SPRING STREET BICYCLE COUNT 2012 / 2013

PARKLET STUDIES for LADOT and LACBC APRIL 2013

      CONTENTS    
  List  of  Figures......................................................................................................... 3     Background............................................................................................................ 4     Executive  Summary ...............................................................................................6     Cyclist  and  Pedestrian  Ratios ................................................................................8     Bicycle  Volumes .................................................................................................... 11     Bicycling  Behavior.................................................................................................13     Bicyclist  Gender ....................................................................................................14     Bicycle  Parking..................................................................................................... 16     Methodological  Summary................................................................................... 19     About  Parklet  Studies.......................................................................................... 20  

 

Spring  Street  Bicycle  Counts  2012  /  2013  

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Parklet  Studies  for  LACBC  and  LADOT,  April  2012  

LIST  OF  FIGURES  
    Figure  1:  Downtown  Bicycle  Facilities,  Existing  and  Proposed.......................................... 5   Figure  2:  Cyclist  and  Pedestrian  Totals,  Peak  Hours  2012  and  2013 ................................... 8   Figure  3:  Cyclist  and  Pedestrian  Totals,  Weekday  Peak  Hours  2012.................................. 9   Figure  4:    Cyclist  and  Pedestrian  Totals,  Weekday  2013 .................................................... 9   Figure  5:    Cyclist  and  Pedestrian  Totals,  Weekend  Peak  Hours  2012................................10   Figure  6:    Cyclist  and  Pedestrian  Totals,  Weekend  2013 ...................................................10   Figure  7:    Cyclist  Volumes,  Weekday  2012/2013 ................................................................. 11   Figure  8:  Cyclist  Volumes,  Weekend  2012/2013 ................................................................. 11   Figure  9:    Percent  Change,  Weekday  Peak  Hour  Cyclist  Volumes  2012/2013 ................... 12   Figure  10:    Percent  Change,  Weekend  Peak  Hour  Cyclist  Volumes  2012/2013 ................. 12   Figure  11:  Bicycling  Behavior  2013 ...................................................................................... 13   Figure  12:  Cyclist  Gender  2013 ............................................................................................14   Figure  13:    Cyclist  Gender,  Weekday  2013 ..........................................................................15   Figure  14:    Cyclist  Gender,  Weekend  2013..........................................................................15   Figure  15:  Bicycle  Parking,  Formal  and  Informal  Percentages,  2012.................................16   Figure  16:    Bicycle  Parking,  Formal  and  Informal  Counts,  2012.........................................16   Figure  17:    Bicycle  Parking  between  6th  and  7th  Streets,  Percentages,  2012 .................. 17   Figure  18:    Bicycle  Parking  between  6th  and  7th  Streets,  Percentages,  2013.................. 17   Figure  19:    Bicycle  Parking  between  6th  and  7th,  Counts  2012.........................................18   Figure  20:    Bicycle  Parking  between  6th  and  7th  Streets,  Counts  2013 ...........................18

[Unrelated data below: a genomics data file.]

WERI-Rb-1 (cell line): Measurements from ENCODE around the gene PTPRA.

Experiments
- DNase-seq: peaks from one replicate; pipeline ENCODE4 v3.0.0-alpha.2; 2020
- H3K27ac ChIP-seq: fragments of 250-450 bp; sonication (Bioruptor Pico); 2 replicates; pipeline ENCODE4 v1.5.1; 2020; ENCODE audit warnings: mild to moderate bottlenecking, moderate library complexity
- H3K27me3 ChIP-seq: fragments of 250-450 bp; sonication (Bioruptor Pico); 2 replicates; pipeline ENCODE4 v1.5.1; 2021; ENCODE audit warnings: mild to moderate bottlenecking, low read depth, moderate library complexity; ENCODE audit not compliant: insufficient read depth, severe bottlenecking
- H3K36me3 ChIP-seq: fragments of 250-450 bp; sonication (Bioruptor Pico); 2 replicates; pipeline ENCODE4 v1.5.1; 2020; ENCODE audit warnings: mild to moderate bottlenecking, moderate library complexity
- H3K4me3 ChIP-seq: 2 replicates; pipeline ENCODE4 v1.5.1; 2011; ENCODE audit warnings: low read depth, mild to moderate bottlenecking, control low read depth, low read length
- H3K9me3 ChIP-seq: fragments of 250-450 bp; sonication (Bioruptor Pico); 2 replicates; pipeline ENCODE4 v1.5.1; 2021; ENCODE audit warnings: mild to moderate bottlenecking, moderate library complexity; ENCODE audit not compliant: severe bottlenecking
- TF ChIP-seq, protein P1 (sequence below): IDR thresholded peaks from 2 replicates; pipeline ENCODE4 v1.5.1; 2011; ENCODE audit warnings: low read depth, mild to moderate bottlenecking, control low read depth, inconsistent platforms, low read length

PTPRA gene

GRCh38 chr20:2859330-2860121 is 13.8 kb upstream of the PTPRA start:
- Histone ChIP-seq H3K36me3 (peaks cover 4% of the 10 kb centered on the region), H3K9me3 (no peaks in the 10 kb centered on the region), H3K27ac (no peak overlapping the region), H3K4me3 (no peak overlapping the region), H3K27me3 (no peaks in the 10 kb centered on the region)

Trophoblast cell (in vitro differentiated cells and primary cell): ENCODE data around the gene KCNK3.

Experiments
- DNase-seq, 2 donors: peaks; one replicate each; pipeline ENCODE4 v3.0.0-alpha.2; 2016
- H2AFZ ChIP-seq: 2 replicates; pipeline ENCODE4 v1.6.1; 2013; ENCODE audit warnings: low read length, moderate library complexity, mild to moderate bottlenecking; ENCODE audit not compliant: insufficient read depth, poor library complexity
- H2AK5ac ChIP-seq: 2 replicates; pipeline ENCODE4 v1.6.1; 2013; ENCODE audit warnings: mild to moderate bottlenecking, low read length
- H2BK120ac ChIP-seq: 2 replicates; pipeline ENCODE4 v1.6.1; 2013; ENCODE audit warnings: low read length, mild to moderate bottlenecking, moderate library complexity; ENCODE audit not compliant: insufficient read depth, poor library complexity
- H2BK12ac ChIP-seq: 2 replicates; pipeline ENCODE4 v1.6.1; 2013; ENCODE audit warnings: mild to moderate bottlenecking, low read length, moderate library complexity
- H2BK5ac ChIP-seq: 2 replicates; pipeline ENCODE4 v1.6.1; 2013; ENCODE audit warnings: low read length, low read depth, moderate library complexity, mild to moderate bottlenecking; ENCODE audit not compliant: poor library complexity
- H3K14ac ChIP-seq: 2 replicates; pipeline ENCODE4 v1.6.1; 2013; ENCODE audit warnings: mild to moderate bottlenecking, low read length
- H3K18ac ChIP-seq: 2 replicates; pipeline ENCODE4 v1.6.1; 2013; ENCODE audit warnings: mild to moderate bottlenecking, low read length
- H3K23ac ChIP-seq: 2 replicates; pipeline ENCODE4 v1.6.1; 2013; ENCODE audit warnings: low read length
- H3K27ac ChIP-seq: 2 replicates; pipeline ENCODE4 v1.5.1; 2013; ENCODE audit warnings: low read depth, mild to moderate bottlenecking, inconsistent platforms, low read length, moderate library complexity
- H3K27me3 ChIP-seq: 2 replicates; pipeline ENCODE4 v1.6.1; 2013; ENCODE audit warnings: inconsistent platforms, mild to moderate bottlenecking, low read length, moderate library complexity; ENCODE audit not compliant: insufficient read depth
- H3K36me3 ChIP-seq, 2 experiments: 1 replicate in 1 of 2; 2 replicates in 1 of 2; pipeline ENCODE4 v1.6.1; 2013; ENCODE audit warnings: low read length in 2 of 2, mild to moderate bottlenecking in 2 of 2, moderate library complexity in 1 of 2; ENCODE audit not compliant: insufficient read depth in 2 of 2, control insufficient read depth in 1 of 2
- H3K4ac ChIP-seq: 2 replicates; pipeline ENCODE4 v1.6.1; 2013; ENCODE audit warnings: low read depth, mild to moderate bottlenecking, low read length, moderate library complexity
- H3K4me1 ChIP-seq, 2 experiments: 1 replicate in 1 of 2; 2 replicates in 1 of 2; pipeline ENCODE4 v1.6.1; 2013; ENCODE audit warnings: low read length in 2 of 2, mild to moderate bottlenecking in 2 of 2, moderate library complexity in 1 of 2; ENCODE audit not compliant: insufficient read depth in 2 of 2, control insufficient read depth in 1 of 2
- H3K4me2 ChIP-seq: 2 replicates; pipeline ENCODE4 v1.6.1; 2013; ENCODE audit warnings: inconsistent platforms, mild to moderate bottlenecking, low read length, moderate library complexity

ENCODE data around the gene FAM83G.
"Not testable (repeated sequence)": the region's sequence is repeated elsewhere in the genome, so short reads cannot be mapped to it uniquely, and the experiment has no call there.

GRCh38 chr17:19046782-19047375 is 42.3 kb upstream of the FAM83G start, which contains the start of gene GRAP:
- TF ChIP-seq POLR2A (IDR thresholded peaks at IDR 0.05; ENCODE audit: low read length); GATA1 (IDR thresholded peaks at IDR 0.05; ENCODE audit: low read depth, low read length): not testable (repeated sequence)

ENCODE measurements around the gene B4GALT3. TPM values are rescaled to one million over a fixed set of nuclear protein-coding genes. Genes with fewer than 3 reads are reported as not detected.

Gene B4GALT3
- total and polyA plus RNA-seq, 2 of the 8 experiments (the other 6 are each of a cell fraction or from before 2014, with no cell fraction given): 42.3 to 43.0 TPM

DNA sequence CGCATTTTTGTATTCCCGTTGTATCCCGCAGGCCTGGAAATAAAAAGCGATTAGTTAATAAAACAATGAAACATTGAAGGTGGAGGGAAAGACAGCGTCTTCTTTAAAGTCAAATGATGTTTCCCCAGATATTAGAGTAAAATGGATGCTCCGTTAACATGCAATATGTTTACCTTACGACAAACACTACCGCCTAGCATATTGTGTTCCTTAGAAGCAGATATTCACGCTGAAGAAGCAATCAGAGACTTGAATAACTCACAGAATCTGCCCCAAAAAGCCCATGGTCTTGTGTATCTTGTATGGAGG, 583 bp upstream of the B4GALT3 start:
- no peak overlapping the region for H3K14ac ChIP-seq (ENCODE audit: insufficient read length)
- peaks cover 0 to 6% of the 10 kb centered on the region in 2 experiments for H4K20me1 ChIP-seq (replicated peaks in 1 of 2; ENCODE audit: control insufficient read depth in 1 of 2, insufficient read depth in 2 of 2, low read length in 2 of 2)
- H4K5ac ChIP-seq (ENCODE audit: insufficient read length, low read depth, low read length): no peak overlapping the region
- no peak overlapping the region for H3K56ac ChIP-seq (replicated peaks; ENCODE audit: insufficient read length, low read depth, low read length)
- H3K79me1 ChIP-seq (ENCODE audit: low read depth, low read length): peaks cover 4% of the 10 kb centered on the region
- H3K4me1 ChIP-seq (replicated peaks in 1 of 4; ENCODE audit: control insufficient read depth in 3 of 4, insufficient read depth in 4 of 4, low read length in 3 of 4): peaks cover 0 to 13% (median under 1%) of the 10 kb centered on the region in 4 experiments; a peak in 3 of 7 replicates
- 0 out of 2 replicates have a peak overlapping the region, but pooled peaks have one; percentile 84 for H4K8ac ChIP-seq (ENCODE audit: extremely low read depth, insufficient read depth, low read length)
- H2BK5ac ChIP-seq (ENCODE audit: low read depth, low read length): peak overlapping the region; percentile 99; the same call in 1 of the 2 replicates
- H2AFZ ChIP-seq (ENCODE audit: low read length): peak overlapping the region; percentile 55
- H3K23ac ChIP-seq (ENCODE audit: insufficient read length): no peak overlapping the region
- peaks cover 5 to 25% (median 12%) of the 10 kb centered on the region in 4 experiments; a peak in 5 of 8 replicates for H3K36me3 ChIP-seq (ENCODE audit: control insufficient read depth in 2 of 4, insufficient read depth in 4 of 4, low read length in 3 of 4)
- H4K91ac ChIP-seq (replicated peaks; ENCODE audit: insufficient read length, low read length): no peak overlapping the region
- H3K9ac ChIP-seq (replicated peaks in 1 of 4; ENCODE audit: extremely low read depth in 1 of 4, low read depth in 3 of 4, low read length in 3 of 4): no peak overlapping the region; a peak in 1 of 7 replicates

Spring  Street  Bicycle  Counts  2012  /  2013  

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Parklet  Studies  for  LACBC  and  LADOT,  April  2012  

  BACKGROUND